You know the often-quoted book title of over thirty years ago, I’m O.K., You’re O.K. Some people seem to think that Christianity is fundamentally a religious therapy session, where we sit around trying to help each other feel better about ourselves. The pews are couches, the preacher asks questions, and the text to be expounded is your own inner self. And yet, when we have finished plumbing our own depths, why do we often still feel empty? Or even dirty? Is there something about us and our lives that is incomplete or even wrong?
That’s a good question. The Bible utterly rejects the idea that we are okay, that the human condition is just fine, that everyone is really in need of simply accepting their current condition, their finitude, their limitedness, their imperfections, or that we simply need to look on the bright side of things.
We can’t just say, “Oh well, I only broke seventeen of God’s laws this week– that’s not so bad.” No, the issue is, what does it say about our relationship with God Himself if we knowingly disregard His law? What’s going on between us and God?
The Bible presents God not simply as our passive Creator but as our jealous Lover. He wants all of us. For us to think that we can disregard Him sometimes, set Him and His ways aside when it suits us, is to show that we have not understood at all the nature of our relationship with God. We cannot claim to be believers and yet knowingly, repeatedly, and happily break His law.
True Christianity is realistic about the dark side of our world, our life, our nature, our heart. But true Christianity is not finally pessimistic or morally indifferent, encouraging us merely to just settle in and accept the truth about our fallen state. No, the news that we as Christians have to bring is not just that our depravity is so pervasive but also that God’s plans for us are so wonderful-because He know what He made us for.
When you begin to realize that, you become thankful for the fact that Christianity is not finally about anesthetizing you to life’s pain, or even about waking you up to it and teaching you to live with it. The message of Jesus Christ is about teaching us to live with a transforming longing, with a growing faith, with a sure and certain hope of what’s to come. The Gospel is not simply that we’re okay.
Dever, M. “Nine Marks of a Healthy Church” Crossway. Wheaton, IL. 2000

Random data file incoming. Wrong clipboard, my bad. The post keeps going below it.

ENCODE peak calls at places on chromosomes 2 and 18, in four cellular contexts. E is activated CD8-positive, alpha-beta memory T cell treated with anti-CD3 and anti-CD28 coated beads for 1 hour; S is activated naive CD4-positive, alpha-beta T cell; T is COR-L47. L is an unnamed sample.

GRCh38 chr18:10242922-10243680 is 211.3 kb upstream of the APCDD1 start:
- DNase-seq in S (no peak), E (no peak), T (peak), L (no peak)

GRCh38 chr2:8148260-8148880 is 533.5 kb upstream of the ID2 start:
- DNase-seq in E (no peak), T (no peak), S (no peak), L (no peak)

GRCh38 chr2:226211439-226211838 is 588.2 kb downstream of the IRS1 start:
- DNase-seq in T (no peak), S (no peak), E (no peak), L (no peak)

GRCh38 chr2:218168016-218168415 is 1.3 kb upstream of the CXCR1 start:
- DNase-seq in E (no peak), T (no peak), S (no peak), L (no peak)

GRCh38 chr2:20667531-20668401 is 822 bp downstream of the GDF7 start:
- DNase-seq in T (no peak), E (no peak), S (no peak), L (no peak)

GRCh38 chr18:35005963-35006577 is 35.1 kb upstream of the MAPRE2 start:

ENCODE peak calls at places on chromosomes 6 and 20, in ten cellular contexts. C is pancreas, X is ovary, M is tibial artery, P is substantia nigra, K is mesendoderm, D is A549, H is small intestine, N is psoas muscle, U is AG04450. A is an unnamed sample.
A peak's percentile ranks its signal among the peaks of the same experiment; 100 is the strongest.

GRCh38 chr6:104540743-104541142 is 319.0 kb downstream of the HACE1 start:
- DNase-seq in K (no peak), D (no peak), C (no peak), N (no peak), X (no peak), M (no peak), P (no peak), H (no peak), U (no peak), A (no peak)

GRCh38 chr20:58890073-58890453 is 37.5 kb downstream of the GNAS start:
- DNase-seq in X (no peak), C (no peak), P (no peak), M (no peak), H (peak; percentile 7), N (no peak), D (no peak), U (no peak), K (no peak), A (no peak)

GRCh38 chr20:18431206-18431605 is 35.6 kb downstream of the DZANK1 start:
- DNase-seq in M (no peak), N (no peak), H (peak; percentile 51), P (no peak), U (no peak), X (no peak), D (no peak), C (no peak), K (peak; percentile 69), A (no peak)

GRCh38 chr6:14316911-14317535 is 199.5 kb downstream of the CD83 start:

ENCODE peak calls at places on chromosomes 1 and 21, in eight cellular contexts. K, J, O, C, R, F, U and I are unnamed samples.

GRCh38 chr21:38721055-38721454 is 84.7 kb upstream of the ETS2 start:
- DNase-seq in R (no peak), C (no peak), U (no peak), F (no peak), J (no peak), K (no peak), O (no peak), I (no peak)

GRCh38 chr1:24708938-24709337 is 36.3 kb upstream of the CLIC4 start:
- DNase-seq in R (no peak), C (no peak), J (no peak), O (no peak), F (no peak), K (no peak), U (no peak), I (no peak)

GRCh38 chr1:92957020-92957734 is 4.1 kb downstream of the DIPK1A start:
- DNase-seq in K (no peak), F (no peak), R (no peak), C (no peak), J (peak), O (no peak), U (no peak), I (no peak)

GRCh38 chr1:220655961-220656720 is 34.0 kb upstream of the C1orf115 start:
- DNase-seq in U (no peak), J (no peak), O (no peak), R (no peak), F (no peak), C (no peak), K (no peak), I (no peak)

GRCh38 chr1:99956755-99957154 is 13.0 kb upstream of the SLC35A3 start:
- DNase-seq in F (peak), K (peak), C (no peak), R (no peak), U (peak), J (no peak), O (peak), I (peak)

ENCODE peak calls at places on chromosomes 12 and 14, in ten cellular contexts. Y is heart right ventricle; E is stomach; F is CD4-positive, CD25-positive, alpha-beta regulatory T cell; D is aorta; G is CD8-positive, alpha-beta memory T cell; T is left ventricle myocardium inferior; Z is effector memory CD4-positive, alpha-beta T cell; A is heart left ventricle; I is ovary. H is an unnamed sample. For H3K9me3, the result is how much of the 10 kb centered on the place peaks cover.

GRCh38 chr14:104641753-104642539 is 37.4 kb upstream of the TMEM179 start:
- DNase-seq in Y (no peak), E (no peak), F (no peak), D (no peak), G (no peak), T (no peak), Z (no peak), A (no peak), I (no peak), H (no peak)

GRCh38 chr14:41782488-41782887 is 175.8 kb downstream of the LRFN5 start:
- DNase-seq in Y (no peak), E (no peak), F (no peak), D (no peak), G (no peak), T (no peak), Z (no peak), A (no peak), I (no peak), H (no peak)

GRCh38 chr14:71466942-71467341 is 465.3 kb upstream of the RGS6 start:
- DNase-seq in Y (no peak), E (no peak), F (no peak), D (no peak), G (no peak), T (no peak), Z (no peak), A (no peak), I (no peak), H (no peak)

“… the fifth commandment involves freedom, as formulated in the prologue of the Ten Commandments: “I am Yahweh your God, who brought you out of Egypt, out of the house of slavery.”
We can illustrate the connection between the fifth commandment and freedom quite well from Deuteronomy 6. Israel received the mandate to impress deeply upon her sons (children) all of Yahweh’s commandments. Those commands arouse questions from the children: “What is the meaning of the testimonies, the statues, and the judgments which the Lord our God has commanded you?” they might ask their father (Deut. 6:20). The answer given was to be an indirect answer, not a direct one. First the father would tell the story of Israel’s bondage in Egypt and of the Lord’s deliverance from Egypt. Then the story would be concluded: “And the Lord commanded us to observe all these statues, to fear the Lord our God, for our good always, that He might preserve us alive, as it is this day” (Deut. 6:24).
First came the gospel of liberation; then the avenue for staying liberated was explained. Israel’s well-being was connected with listening to and obeying God’s commandments. But then it becomes clear how important instruction in God’s commandments was. Israel retained her freedom in the Promised Land when her sons and daughters obeyed their parent-teachers.”
Douma, J. “The Ten Commandments” P&R Publishing. Phillipsburg, NJ. 1992
Another excerpt from Matthew B. Redmond’s “The God of the Mundane” from chapter 10. This book is sending me back to my Lord and increasing my ability to do His will according to 1 Thessalonians 5:18: In everything give thanks for THIS is the will of God for you in Christ Jesus. Do you want to know His will? It is to develop an ever thankful heart. Especially knowing that all things He works out for those that are His (not for those who are not His) are for their good and His glory. Beth M.
If it is true that the Kingdom is at hand then we had better get rid of the “gospel of something else entirely.” The gospel of “going to heaven and not hell” and the gospel of “feeling great while listening to sermons and worship songs” is woefully inadequate.
I agree, it is great news: we, followers of Jesus, are not going to hell and instead are promised a glorious eternal existence. And I’ve nothing against enjoying sermons and worship songs… well, some worship songs. But one is a gospel dealing with only later, and the other leaves us in the position of experiencing the indwelling presence of our God at church or if we have our headphones handy. What about now? While we are eating with our families? sitting in the library? Mopping the floor? Doing homework? Shopping for a new belt?
When people would walk away from the Christian faith I used to find it odd. And it is still compelling and lovely enough for me to be astonished. However, now I do wonder. I wonder why they would stay if the faith they are adhering to is all about something else entirely. oh, our faith can be about now, if we give our lives to Jesus fully and go overseas to tell others about Him. or go into full-time ministry as a pastor. But if we are a banker, or doctor, or a barista, well, we only get Sundays (maybe Wednesday nights), the drive home if we listen to Christian music, and the annual missions trip. But there is nothing for the bulk of our lives. They are unspiritual, which must mean they are devoid of the Spirit of Christ our King – our Savior, our Friend. What happened to all the good news? A life of millions of millions of moments that are of no consequence is terrible news.
I advise no one to walk away. But what I do advise is a rejection of the gospel of something else entirely – the gospel that has nothing to do with all the times and places which are not typically called “spiritual.” I enthusiastically advise a rejection of any gospel that demeans the day-in and day-out labors of homemakers, who must vacuum the Cheerios out of the sofa, courtesy of the resident toddler, by suggesting such a thing is not of eternal consequence. When in fact, they are pushing back the effects of Adam’s Fall itself.